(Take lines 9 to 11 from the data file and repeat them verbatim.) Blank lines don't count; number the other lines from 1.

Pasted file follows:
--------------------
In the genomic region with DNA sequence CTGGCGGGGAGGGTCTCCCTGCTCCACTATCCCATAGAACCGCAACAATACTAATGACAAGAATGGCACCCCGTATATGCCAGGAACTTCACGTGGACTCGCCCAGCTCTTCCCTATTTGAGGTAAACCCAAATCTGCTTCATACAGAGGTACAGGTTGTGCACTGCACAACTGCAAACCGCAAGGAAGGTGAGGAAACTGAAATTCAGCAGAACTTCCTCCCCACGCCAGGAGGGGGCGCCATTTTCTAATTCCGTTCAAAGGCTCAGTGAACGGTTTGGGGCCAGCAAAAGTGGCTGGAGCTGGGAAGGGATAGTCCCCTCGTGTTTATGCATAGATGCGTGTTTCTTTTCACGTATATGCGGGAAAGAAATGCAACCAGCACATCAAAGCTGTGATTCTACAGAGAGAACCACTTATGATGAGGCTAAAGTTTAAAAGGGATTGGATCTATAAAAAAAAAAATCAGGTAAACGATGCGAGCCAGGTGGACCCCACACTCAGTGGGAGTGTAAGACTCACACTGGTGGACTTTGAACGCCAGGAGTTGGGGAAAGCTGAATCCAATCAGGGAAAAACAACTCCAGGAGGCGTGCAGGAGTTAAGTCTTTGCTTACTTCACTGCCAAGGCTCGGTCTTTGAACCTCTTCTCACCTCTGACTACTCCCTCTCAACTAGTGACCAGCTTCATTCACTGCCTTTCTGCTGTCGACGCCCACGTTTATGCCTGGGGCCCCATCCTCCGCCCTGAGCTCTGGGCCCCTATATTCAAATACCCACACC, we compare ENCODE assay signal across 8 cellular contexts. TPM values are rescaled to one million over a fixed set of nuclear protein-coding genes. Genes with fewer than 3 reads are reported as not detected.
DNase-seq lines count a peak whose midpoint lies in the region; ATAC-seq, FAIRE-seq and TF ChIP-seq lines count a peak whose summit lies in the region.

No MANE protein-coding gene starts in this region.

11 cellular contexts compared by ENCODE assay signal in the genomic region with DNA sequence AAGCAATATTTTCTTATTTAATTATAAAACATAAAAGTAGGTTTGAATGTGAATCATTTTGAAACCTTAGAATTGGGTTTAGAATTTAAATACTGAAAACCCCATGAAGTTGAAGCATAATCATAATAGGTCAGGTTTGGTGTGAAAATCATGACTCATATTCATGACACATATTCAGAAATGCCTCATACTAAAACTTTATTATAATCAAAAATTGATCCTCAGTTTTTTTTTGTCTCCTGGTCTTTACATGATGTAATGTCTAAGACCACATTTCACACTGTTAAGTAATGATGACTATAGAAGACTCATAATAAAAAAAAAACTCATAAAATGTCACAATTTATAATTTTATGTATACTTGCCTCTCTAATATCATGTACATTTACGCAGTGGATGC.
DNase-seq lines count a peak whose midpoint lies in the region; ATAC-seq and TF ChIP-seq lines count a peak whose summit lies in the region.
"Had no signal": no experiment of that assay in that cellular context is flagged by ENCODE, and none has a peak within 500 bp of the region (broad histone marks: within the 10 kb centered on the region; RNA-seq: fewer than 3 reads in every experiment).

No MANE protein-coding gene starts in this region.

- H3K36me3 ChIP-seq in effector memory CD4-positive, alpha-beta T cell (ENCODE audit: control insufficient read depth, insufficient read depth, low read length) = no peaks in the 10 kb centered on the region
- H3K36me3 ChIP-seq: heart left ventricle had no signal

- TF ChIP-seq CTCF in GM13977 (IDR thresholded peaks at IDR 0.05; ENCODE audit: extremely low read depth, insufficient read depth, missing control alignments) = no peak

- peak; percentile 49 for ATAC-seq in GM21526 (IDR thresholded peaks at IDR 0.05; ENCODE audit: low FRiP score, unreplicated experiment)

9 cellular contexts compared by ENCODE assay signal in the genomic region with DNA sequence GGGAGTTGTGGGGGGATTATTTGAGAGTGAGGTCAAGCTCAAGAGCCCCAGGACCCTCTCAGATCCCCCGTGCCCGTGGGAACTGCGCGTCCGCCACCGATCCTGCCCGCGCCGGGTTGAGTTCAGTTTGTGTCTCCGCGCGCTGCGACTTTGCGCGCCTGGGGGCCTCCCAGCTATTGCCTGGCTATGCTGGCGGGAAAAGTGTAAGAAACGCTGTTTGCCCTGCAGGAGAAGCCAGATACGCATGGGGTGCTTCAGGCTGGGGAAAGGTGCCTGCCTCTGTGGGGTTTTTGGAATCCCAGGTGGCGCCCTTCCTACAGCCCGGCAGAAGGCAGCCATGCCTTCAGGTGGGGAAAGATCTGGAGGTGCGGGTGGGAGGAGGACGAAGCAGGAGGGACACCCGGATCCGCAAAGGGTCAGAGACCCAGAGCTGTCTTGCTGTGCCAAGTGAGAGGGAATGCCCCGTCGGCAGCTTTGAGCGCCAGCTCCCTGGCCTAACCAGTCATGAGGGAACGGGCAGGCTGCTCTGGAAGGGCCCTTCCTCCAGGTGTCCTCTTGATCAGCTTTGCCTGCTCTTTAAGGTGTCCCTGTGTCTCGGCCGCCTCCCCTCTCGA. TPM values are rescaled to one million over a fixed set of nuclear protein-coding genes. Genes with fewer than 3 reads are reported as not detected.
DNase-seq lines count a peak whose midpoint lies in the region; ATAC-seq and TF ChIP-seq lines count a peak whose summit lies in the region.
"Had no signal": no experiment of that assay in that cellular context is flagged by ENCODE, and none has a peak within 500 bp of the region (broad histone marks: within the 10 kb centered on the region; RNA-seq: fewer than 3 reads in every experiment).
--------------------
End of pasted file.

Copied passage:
- H3K36me3 ChIP-seq: heart left ventricle had no signal

- TF ChIP-seq CTCF in GM13977 (IDR thresholded peaks at IDR 0.05; ENCODE audit: extremely low read depth, insufficient read depth, missing control alignments) = no peak

- peak; percentile 49 for ATAC-seq in GM21526 (IDR thresholded peaks at IDR 0.05; ENCODE audit: low FRiP score, unreplicated experiment)